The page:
smart fortwo cabrio review

The smart fortwo has always been a quirky choice, but one that has its own cult following. As with previous generations, a cabriolet version is available for city dwellers who want to go topless. The experts at Car and Driving check it out.

Ten Second Review

The third generation smart fortwo has answered many of the criticisms of the first two models. While many would still prefer a four seater (there's the forfour model for that), you could argue an open-topped version of the fortwo makes more sense. Could this be the cheapest new cabrio currently available?

Background

Since 1998, smart has offered what has become known as the fortwo, a two-seat city car with a rear-mounted engine. Famous for being able to park nose on to a curb legally, this model has something of a cult following. While the first generation was pretty awful to drive and the second still blighted by a clunky semi-auto gearbox, the third generation car offers a much more enjoyable driving experience. This will be crucial in winning new customers, something the cabrio version may be able to assist with. While a two-seat supermini is not really an option for many, an open car with room for only a pair of people is more acceptable. With a clever three position roof that can be opened at any speed and a reasonably low starting price (for a cabrio), could this be the smart's time to shine?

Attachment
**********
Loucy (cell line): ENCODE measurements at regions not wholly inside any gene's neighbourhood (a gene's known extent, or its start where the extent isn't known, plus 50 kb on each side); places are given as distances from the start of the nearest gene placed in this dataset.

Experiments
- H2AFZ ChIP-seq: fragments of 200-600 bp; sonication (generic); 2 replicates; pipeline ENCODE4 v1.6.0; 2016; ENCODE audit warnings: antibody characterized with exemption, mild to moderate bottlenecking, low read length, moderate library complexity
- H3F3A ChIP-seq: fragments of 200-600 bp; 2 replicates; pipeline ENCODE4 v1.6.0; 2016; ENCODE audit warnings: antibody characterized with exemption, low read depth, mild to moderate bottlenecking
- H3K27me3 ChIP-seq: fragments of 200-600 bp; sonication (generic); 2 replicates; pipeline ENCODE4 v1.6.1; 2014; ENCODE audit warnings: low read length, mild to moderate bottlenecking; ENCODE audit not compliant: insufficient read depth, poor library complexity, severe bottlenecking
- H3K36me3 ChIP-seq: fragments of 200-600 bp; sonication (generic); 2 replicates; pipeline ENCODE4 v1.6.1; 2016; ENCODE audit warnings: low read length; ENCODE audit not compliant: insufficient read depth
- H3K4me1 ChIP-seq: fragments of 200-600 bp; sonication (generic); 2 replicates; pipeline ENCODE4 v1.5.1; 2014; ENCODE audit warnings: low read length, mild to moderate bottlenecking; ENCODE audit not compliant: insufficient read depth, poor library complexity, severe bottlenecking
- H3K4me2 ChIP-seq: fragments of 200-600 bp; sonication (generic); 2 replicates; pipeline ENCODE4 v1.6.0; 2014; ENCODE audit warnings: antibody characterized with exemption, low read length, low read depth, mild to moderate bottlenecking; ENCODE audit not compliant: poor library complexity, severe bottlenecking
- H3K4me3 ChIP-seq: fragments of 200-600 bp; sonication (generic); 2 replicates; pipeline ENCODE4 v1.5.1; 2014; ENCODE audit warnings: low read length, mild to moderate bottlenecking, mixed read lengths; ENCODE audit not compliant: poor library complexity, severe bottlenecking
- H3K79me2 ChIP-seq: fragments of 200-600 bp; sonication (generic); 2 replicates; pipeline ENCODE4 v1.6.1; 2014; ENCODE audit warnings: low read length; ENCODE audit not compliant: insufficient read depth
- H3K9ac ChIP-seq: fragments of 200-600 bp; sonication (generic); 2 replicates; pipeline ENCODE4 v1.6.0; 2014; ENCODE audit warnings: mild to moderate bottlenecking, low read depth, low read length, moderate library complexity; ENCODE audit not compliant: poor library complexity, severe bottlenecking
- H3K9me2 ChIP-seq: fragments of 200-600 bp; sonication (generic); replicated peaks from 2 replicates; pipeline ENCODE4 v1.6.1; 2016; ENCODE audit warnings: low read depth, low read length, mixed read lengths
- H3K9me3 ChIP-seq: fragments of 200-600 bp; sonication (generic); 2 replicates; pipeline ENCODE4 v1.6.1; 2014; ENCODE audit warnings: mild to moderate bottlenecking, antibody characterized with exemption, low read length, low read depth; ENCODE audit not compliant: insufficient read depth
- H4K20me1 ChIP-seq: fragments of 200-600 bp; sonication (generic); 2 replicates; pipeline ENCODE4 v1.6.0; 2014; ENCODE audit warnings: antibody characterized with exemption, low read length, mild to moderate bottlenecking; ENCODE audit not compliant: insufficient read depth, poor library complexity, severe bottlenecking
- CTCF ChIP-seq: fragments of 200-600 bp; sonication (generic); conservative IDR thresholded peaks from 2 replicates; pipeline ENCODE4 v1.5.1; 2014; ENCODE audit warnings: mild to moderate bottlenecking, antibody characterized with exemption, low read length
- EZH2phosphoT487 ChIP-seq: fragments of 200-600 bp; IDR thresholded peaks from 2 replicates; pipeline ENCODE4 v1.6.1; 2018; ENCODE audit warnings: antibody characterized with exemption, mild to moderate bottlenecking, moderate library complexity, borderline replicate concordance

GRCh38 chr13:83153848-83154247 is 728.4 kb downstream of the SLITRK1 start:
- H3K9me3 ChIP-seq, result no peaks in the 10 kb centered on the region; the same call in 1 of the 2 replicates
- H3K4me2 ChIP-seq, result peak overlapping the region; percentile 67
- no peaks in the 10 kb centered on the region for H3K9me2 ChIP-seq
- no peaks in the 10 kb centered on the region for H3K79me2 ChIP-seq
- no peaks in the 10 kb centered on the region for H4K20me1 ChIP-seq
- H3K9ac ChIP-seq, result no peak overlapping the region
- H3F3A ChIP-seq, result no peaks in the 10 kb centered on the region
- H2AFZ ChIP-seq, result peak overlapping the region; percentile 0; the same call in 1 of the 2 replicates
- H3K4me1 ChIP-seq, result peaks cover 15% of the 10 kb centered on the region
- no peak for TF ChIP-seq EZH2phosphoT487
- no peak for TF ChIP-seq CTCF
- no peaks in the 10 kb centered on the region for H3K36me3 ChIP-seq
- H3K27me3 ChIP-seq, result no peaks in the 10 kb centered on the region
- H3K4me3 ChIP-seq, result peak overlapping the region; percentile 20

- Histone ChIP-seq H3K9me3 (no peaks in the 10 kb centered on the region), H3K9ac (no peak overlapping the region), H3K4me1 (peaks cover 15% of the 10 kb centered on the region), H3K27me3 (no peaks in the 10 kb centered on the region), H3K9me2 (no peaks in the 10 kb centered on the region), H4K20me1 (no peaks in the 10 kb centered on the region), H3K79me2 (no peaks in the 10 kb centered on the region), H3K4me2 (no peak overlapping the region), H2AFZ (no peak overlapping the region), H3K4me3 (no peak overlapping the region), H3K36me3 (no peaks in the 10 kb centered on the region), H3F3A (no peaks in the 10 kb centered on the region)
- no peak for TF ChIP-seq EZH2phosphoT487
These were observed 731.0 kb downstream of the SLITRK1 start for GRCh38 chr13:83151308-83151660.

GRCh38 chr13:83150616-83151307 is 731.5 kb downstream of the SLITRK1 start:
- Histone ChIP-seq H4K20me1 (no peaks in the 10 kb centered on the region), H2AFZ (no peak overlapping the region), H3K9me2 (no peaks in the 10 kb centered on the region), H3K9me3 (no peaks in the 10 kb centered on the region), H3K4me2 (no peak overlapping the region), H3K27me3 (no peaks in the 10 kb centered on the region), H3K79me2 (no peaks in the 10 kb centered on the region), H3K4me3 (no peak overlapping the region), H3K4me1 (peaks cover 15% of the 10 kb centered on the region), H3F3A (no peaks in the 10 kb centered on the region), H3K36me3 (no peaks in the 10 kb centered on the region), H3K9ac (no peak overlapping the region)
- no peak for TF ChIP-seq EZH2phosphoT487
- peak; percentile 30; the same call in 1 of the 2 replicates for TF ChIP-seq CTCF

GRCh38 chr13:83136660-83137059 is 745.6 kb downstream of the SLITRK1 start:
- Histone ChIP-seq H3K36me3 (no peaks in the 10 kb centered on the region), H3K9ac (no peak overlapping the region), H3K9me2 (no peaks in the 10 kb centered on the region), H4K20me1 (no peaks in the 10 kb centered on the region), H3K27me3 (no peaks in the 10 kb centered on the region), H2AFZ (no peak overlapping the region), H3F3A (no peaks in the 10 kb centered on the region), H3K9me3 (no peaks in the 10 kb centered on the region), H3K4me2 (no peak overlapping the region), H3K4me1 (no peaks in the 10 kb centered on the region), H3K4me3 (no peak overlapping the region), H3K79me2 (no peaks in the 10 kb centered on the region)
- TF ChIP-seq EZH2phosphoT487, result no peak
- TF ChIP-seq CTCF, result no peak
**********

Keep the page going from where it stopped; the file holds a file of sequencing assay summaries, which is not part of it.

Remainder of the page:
Driving Experience

Compared to its predecessors, the latest fortwo is something of a revelation to drive. Gone is the gearbox's hesitancy, meaning you no longer look (and feel) like a nodding dog as you accelerate. The manual gearbox is nothing special but its light, easy to use and no longer a source of constant frustration. Coupled with the 71PS version of the normally aspirated three-cylinder engine, its fine around town, although the car runs out of puff easily on the open road. 0-62 takes an agonising 14.9 seconds, while hills will often require a down change or two, especially at speed. A 900cc turbocharged engine is available boasting 90PS and considerably more torque. This brings the 0-62 time down to 10.8 seconds and should prove a much happier companion on A-roads and motorways. Neither engine can even manage 100mph but that's probably for the best. A much improved semi-automatic gearbox is available but this makes both variants even slower to accelerate. Thanks to significant strengthening of the shell, handling shouldn't be too different to the hard-topped car. That means lots of understeer and electronic intervention should you push too hard. At least the turning circle is tighter than ever at just 6.95m curb to curb.

Design and Build